Russia might be ‘Olympic Athletes from Russia’ here, the roster might be almost entirely different from 2014 in Sochi – but the opening period of action for Oleg Znarok’s team instantly evoked memories of how the Russians started on home ice four years ago. Unfortunately, happy reflections of a slick start in Sochi were followed by painful reminders of how Russia stuttered in its first game there. And worse was to follow: the recovery that sank Slovenia in 2014 never materialized; Slovakia made off with a shock 3-2 victory.
Against Slovakia today, a lightning start saw the team race into a 2-0 lead, just as it did against Slovenia four years earlier. Vladislav Gavrikov and Kirill Kaprizov got the goals this time, the latter after a video review confirmed his swat-down on a Nikita Gusev shot was good, and Russia seemed to be easing smoothly through the gears. There was even time for a crunching hit to liven proceedings, with Andrei Zubarev taking the chance to introduce Martin Bakos to the Russian bench after bundling the Slovak forward over the boards.
But, just as in Sochi, the team seemed to slow. The chances dried up, and gradually the opposition came back into contention. Indeed, Slovakia’s response was quicker than Slovenia’s had been. Peter Olvecky fired one through Vasily Koshechkin’s five-hole late in the first period, then Bakos, who played in the KHL with Kunlun Red Star last season, tied the game on a breakaway in the last minute. Slovakia had managed something of a mini escape – right back in a game that could have been all over in the opening exchanges.
Against Slovenia, Russia regained its composure to win 5-2; here, Russia began the second period on the power play and saw Pavel Datsyuk hit the post. But although Znarok’s team maintained the pressure, it struggled to really open up a Slovak ‘D’ that gained in composure after its early lapses. The calming influences of Tomas Starosta, a long-serving D-man with Neftekhimik, Salavat Yulaev, Ugra and Slovan, former Dynamo Moscow star Dominik Granak and one-time Spartak blue-liner Ivan Baranka did much to keep the Russian offense on the outside and leave goalie Branislav Konrad relatively unruffled.
The game was beginning to drift in the third period when Slovakia sensationally took the lead. Marcel Hascak made little impact in his seasons with Dinamo Riga and Amur, but his feed for Peter Ceresnak’s slap shot set up a goal that stunned the Russians.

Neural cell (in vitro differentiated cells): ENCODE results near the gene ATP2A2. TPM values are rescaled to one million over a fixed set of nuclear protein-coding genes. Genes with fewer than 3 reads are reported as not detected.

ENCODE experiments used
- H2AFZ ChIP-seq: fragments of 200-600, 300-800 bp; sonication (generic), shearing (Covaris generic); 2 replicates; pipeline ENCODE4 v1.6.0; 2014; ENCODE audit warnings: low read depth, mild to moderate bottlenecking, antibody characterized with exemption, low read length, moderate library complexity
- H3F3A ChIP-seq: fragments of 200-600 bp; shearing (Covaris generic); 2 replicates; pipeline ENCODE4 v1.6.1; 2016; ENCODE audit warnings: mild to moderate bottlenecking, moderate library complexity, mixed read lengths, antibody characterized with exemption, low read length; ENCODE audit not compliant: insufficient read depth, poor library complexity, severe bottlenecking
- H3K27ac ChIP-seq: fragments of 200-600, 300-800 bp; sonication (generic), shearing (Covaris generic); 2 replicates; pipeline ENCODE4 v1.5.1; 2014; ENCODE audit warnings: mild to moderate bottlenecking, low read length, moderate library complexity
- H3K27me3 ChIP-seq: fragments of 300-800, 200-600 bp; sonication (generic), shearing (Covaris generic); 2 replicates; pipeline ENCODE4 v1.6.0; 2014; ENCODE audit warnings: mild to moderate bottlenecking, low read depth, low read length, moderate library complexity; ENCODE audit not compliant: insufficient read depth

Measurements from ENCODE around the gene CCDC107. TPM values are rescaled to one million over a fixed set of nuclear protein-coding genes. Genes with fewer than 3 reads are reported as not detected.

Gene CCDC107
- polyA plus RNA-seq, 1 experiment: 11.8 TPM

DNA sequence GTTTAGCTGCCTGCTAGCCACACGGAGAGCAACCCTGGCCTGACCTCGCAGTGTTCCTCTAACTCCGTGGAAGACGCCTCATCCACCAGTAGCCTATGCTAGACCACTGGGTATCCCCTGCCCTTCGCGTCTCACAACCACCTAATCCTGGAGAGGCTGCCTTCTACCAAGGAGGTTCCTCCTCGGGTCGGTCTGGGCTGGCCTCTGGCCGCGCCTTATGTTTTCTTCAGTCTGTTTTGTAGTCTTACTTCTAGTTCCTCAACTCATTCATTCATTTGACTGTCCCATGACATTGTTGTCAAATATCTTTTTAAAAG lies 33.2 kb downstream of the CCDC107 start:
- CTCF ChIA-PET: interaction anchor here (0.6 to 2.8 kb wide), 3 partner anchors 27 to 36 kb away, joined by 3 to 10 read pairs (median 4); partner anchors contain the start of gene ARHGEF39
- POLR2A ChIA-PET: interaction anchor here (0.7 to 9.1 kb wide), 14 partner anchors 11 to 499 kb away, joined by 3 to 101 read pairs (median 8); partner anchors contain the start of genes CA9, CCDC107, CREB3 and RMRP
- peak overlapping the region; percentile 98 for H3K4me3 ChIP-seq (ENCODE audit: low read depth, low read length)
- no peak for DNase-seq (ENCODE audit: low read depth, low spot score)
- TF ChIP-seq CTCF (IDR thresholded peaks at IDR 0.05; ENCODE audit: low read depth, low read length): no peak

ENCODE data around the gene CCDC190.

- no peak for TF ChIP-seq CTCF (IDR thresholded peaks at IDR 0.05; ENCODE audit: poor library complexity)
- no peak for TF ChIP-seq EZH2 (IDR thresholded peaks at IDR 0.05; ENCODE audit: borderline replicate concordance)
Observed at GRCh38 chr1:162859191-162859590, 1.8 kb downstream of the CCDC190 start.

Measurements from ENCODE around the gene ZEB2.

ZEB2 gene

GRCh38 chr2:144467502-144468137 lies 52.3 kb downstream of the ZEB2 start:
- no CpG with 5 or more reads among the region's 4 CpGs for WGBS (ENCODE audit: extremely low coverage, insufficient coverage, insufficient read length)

Down 2-3, Znarok’s team was instantly energized – but time was running out. Slovakia killed one penalty, with Patrik Lamper almost snatching a short-handed goal along the way. Ivan Telegin earned his team another PP chance, much to the disgust of Avtomobilist’s Michal Cajkovsky; Lamper again came as close as anyone as Slovakia held on again. And that was the last significant opportunity: the Russians stumbled at the first hurdle, denied by resolute Slovak defense.
Ilya Kovalchuk (SKA)
"We played badly but I’m sure we’ll get better. We need to make sure we learn the right lessons from this. In the other game, Slovenia beat the Americans, so we’ve been warned that this is a very even group. Anyone can beat anyone. We need to prepare carefully and do better on the power play. We didn’t ease off after the two early goals. We still created plenty of chances. Their goalie was great, and in the first period they only had four shots. We didn’t ease off, they were just better than us."
Pavel Datsyuk (SKA)
“We need to play a simpler game, and improve on our defense. We forgot about defending, and you saw how it unfolded. Our opponent converted its chances. We allowed some counter-attacks, and Slovakia managed to take its chances. Then we conceded a power play goal and they protected that advantage until the end.”
Vladislav Gavrikov (SKA)
“Nobody is starting to doubt. We just need to win the next two games. It’s not the end of the world. They had two counter-attacks and scored two goals. We had, what, five or six chances on the power play and didn’t score. That’s where the result came from.”
Dominik Granak (Hradec Kralove and Slovakia)
“We talked before the game about how if we played Russia 10 times, Russia would win most of them. But we also knew that in a one-off game, you always have a chance. At the start, maybe we were a little bit nervous – we knew how many star players they had. But after we scored, we started to believe. Then we played much better. The Russians had better chances, they had more of the puck, but our PK was did a great job. Our goalie was amazing, and we blocked so many shots in front of him.”
Oleg Znarok (Head coach, Russia)
“We lost the game. Everything is clear. Any mistakes that we made are my responsibility. I’m not going to point the finger at the players, or any individuals, for errors. This is my team.”
Former CSKA forward Jan Mursak produced a captain’s performance to rescue Slovenia from 0-2 down and snatch a 3-2 victory in overtime. Mursak scored twice, including the game-winner, to complete a night of shock results in Korea.
For two periods, it looked like a good night for the Jokerit connection on the USA roster. Brian O’Neill scored his team’s opener in the first period, then assisted as Boston University’s Jordan Greenway doubled the lead in the second. Goalie Ryan Zapolski and D-man Matt Gilroy looked comfortable against the Slovenian offense, and the game looked destined for a predictable conclusion.
But Jan Urbas got Slovenia back in contention, and Mursak delivered the coup-de-grace. He tied it up on 58:23, whacking home the rebound from a point shot. Then he beat Zapolski again off a feed from Rok Ticar, another member of Slovenia’s KHL contingent, to snatch a dramatic win for the underdog.